Syrian documentarian Feras Fayyad was not permitted to enter the United States last year when his film Last Men In Aleppo was nominated for the Academy Award for Best Documentary Feature. Instead, he went back to work on his new project, The Cave, a shattering new film that contains some of the most remarkable documentary footage in recent memory.
Fayyad’s new film profiles 30-year-old pediatrician Dr. Amani Ballor, who manages a remarkable hospital run out of a cave underneath Eastern Ghouta, where a years-long siege has killed thousands of civilians. Fayyad and his crew capture moments of extraordinary courage and unspeakable horror; their cameras were rolling during a deadly chemical attack that sent dying children to the hospital. The Cave is a noble work of great humanity, exquisite craft, and moral urgency.
Austin Dale: I’m fascinated by Dr. Amani, the central character in your film. I’d like to know how you met her in the first place. Was this before or after Last Men In Aleppo?
Feras Fayyad: First of all, my heart is going out to the people of Northern Syria, and I wish there were people like Dr. Amani helping the victims out there. The idea of the film came before Last Men In Aleppo. She was a little bit careful about her life, and not ready to tell that story, to be a public picture, because during the chemical attacks in Damascus in 2013, she was one of the first to have testimony coming out. I met her in 2013, and we talked about it for a long time. She’s out of Syria now, but she’s still in danger.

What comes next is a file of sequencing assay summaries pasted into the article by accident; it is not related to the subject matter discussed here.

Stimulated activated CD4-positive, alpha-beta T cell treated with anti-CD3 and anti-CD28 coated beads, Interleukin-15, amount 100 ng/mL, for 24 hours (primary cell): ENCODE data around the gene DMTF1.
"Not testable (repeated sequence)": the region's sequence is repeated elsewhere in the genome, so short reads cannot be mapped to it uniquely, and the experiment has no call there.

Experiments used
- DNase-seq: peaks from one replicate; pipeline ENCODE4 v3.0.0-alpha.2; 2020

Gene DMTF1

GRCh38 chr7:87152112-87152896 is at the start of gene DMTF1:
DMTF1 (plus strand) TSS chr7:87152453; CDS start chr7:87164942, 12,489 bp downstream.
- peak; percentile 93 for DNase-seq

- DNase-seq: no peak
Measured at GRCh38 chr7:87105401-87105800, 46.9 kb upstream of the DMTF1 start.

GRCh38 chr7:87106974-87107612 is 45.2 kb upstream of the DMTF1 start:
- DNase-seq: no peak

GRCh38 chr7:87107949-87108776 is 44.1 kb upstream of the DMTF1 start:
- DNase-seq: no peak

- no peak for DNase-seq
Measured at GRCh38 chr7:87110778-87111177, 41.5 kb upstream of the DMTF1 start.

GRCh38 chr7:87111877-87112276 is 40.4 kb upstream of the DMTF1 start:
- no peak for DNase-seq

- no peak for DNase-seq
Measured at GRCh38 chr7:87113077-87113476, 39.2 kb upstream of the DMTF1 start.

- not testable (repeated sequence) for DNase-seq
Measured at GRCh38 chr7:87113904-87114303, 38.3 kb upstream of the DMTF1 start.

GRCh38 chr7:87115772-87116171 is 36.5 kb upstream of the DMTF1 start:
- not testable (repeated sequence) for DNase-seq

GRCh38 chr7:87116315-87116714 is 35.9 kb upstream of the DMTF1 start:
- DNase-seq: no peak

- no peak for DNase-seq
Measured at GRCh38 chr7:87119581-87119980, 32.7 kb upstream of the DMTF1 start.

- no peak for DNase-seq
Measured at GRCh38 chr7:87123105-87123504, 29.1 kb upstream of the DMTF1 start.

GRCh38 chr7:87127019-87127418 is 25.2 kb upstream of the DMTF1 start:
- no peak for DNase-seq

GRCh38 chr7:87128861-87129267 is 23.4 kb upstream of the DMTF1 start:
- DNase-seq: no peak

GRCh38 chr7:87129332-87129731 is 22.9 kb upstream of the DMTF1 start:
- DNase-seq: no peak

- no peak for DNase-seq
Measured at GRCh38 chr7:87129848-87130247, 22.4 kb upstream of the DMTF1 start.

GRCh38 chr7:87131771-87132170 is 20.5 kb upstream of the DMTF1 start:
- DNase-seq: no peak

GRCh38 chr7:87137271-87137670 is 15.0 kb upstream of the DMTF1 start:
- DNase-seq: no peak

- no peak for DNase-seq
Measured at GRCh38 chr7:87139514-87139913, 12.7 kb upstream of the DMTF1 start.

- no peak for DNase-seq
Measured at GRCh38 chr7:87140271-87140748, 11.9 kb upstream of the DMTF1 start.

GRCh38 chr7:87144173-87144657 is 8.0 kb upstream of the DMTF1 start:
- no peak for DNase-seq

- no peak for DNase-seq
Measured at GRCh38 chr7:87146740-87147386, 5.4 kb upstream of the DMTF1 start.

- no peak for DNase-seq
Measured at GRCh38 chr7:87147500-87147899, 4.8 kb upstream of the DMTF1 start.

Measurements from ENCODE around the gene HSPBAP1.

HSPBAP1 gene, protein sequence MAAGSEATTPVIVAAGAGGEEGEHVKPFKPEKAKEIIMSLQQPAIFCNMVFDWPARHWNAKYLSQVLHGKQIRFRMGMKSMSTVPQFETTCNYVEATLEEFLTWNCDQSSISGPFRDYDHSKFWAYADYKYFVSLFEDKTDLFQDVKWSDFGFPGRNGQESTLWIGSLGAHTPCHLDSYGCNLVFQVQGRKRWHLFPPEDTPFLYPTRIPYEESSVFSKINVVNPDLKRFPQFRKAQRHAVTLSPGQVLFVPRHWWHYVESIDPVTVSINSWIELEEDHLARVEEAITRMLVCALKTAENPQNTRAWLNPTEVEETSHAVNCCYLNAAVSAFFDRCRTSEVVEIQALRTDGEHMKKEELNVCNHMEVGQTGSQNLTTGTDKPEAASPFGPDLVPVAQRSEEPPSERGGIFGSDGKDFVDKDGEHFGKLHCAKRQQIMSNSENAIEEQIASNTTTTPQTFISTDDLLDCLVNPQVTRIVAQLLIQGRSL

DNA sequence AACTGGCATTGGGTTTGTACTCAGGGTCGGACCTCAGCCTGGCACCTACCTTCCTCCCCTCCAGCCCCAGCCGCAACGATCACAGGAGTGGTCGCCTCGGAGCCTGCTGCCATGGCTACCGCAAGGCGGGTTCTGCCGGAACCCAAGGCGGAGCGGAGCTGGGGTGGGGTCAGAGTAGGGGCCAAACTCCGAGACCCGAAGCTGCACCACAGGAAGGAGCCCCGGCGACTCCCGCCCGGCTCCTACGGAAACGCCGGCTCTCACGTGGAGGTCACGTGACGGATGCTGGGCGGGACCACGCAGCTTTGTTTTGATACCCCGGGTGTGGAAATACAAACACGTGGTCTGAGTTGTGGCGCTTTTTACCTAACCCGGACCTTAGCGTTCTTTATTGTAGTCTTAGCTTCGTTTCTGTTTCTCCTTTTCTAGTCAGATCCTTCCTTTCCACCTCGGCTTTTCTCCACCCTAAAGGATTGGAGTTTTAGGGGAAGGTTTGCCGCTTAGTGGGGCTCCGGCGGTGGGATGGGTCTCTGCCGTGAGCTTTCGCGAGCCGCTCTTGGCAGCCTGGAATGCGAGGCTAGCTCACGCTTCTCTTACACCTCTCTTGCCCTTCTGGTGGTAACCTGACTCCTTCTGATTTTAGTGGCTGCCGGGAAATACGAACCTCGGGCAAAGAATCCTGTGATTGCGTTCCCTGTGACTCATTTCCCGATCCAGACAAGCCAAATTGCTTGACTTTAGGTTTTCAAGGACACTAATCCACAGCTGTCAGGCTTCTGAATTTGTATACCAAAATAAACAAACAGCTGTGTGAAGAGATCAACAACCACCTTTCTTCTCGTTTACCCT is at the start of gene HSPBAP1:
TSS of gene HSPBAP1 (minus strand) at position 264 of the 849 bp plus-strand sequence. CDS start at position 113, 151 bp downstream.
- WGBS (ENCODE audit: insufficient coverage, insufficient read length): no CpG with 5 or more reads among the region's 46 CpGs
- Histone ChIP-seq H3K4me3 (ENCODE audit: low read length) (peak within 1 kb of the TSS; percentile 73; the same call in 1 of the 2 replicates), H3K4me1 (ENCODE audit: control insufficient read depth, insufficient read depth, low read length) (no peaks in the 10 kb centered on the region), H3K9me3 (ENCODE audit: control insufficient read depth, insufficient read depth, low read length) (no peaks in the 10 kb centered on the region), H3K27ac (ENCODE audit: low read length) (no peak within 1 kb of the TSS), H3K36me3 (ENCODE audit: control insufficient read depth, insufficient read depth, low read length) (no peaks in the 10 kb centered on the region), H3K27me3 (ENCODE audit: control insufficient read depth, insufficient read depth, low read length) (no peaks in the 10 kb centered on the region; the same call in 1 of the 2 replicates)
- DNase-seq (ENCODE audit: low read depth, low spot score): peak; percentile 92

I told her my personal story that I grew up with a big family of very strong females, and we found a connection around that, and she understood that part of my reason to tell her personal story was because I had a connection to my personal story. I wanted to bring the story of this woman who is going through so much, changing the state around her, dealing with the mental health problems of the people and the destruction of facilities, when she was a victim of the war and a victim of the chemical attacks. Through the process, we discovered that she was the first female doctor to manage a hospital in the whole history of Syria.
But one thing that is important: She told me that my camera should not stop her from doing what she does, and she has to continue to save lives. It’s not a movie, it’s a testimony of war crimes.
AD: Last Men in Aleppo was a very successful documentary in America, and I'm curious to know if there was a response to the film in Syria.
FF: The Syrian Regime launched a strong media propaganda campaign against me as a result of the film, even going as far as to show my picture on television and label me a bad person. They managed to reach a lot of people with this disinformation. It was very hard for me and motivated a lot of hate towards me from my society. I lost a lot of friends, broke down and even had to go therapy. Furthermore, a lot of people who collaborated on the film distanced themselves.
AD: From what I understand, Dr. Amani and the team in the hospital are now out of Syria, but they're also dealing with the psychological effect of the trauma from working under siege. I'm wondering how you and the other filmmakers are dealing with that, and if there have been any psychological effects from making the movie.